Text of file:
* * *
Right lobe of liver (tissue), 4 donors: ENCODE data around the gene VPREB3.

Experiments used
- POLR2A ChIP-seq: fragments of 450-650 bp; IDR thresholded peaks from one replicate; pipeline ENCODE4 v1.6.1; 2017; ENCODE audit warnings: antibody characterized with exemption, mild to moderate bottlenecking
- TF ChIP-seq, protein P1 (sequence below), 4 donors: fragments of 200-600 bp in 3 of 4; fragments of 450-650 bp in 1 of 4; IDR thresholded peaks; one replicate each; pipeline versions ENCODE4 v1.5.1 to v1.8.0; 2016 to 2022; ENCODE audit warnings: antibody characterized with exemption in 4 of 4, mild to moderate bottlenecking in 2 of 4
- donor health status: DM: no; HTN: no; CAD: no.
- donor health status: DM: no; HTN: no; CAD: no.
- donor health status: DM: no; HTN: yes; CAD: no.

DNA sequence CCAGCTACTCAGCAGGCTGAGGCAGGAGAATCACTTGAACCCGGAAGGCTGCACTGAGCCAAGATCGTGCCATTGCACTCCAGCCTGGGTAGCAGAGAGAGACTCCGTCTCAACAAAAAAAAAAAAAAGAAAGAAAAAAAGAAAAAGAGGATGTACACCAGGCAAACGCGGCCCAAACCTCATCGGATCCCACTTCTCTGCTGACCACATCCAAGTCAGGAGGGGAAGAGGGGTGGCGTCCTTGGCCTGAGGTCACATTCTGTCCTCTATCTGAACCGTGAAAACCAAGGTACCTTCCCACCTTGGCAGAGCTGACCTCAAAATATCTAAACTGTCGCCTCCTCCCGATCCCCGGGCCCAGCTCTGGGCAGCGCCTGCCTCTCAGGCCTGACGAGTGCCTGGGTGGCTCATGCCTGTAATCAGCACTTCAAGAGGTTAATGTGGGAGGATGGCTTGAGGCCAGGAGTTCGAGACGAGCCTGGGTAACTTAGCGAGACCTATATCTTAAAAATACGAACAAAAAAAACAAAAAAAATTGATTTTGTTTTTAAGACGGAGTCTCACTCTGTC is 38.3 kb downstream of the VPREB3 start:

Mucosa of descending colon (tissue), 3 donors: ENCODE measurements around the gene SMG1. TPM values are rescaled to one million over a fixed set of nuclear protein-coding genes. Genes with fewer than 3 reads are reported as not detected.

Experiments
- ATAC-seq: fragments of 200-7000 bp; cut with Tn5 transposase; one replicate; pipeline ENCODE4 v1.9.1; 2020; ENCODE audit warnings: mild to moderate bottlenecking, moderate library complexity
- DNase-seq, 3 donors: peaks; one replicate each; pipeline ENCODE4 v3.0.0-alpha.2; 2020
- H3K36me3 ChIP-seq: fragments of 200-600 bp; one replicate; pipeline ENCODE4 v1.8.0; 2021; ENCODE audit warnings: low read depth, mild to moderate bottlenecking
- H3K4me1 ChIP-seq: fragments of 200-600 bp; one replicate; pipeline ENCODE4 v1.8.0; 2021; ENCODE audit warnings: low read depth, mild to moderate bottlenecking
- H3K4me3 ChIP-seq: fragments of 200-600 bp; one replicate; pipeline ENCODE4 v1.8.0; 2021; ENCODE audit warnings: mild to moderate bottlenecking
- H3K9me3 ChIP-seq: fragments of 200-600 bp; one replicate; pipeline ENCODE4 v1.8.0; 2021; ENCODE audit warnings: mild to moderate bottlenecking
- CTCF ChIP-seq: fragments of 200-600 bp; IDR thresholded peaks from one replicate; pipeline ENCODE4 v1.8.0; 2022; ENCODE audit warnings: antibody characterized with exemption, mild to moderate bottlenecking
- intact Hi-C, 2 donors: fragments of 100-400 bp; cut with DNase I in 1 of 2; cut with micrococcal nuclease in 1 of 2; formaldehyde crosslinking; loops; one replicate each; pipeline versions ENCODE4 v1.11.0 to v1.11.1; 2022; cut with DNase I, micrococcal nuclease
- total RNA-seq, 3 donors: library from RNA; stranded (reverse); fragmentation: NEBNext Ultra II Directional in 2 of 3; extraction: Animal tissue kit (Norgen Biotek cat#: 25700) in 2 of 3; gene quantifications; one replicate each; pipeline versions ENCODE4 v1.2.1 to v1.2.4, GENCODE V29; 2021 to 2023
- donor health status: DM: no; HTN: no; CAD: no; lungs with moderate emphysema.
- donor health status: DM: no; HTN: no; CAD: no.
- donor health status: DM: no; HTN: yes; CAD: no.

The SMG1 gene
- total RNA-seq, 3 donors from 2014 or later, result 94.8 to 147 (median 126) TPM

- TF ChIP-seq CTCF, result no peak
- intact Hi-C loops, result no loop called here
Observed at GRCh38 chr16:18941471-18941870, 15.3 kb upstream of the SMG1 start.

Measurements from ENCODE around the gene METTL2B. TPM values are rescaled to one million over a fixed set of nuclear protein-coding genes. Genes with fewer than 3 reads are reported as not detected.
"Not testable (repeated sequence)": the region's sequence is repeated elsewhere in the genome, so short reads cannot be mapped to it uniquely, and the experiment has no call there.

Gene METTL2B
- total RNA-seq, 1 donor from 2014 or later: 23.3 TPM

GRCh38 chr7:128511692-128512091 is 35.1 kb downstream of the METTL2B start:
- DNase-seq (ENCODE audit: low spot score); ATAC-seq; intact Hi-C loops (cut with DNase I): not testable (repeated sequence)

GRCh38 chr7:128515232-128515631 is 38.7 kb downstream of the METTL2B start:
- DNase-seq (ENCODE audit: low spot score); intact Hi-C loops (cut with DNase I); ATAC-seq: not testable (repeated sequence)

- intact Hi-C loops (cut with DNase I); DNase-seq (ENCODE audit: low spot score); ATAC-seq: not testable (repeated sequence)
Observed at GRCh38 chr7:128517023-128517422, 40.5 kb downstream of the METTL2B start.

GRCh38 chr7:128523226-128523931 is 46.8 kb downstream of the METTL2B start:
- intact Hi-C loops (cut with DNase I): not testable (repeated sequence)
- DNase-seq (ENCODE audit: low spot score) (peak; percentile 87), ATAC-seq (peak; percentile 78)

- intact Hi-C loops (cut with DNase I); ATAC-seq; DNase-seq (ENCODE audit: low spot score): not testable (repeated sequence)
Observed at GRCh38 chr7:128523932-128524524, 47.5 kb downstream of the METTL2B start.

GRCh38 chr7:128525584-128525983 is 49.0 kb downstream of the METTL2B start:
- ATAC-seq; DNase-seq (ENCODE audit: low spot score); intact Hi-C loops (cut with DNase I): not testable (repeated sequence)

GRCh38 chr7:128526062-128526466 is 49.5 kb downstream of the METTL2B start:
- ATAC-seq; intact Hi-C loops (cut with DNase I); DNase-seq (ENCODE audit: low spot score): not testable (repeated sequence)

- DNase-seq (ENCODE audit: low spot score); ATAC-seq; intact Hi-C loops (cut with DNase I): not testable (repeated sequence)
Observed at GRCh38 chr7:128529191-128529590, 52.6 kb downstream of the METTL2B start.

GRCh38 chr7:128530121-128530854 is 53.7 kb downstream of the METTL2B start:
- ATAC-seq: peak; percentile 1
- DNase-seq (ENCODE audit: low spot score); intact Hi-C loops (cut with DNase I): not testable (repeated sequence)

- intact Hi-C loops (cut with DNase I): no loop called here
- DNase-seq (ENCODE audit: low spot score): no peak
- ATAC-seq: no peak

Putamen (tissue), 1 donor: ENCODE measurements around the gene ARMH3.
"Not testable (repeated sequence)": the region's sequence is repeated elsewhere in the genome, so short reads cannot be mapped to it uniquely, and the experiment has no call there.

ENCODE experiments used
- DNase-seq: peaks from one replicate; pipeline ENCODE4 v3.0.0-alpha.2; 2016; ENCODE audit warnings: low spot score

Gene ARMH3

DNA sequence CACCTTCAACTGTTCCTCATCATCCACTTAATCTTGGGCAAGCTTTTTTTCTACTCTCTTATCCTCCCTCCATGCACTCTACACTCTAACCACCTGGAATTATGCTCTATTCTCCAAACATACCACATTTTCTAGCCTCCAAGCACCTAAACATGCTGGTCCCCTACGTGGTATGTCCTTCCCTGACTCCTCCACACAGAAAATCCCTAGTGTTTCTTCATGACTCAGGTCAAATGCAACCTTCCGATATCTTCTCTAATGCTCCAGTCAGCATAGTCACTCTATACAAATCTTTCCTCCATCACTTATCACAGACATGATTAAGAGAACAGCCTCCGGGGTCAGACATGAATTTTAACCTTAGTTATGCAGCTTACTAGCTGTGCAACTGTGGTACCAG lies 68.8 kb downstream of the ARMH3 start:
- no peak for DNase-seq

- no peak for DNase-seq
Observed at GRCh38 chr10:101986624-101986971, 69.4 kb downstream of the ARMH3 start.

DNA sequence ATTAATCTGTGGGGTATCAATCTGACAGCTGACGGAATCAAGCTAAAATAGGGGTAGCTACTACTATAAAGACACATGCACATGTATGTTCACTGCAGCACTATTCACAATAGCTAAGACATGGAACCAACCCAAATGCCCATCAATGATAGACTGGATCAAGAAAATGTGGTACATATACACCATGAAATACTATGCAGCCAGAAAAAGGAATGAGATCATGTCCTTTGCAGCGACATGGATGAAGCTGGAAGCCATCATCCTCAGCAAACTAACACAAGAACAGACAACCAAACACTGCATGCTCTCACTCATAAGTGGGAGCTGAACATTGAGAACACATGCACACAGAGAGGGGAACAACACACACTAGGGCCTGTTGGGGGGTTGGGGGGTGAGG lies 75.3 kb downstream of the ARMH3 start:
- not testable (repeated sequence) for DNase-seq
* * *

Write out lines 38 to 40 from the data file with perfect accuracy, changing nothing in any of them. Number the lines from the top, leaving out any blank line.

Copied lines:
GRCh38 chr7:128523226-128523931 is 46.8 kb downstream of the METTL2B start:
- intact Hi-C loops (cut with DNase I): not testable (repeated sequence)
- DNase-seq (ENCODE audit: low spot score) (peak; percentile 87), ATAC-seq (peak; percentile 78)